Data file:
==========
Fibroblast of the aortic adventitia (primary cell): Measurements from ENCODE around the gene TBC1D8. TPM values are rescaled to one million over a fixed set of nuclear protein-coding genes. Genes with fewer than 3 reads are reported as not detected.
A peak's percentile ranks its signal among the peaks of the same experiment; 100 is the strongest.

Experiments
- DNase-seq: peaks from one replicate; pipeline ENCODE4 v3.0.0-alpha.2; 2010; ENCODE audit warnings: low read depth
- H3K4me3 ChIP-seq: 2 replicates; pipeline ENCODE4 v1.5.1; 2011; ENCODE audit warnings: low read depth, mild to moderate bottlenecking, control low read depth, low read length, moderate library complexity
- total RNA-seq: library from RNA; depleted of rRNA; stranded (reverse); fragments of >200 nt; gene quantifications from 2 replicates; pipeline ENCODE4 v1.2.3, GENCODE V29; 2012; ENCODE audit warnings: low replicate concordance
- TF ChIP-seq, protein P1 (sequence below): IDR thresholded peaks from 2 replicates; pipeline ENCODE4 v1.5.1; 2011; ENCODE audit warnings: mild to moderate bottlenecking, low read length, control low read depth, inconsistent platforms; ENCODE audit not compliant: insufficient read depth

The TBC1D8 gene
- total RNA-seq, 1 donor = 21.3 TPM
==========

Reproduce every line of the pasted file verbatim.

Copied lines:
Fibroblast of the aortic adventitia (primary cell): Measurements from ENCODE around the gene TBC1D8. TPM values are rescaled to one million over a fixed set of nuclear protein-coding genes. Genes with fewer than 3 reads are reported as not detected.
A peak's percentile ranks its signal among the peaks of the same experiment; 100 is the strongest.

Experiments
- DNase-seq: peaks from one replicate; pipeline ENCODE4 v3.0.0-alpha.2; 2010; ENCODE audit warnings: low read depth
- H3K4me3 ChIP-seq: 2 replicates; pipeline ENCODE4 v1.5.1; 2011; ENCODE audit warnings: low read depth, mild to moderate bottlenecking, control low read depth, low read length, moderate library complexity
- total RNA-seq: library from RNA; depleted of rRNA; stranded (reverse); fragments of >200 nt; gene quantifications from 2 replicates; pipeline ENCODE4 v1.2.3, GENCODE V29; 2012; ENCODE audit warnings: low replicate concordance
- TF ChIP-seq, protein P1 (sequence below): IDR thresholded peaks from 2 replicates; pipeline ENCODE4 v1.5.1; 2011; ENCODE audit warnings: mild to moderate bottlenecking, low read length, control low read depth, inconsistent platforms; ENCODE audit not compliant: insufficient read depth

The TBC1D8 gene
- total RNA-seq, 1 donor = 21.3 TPM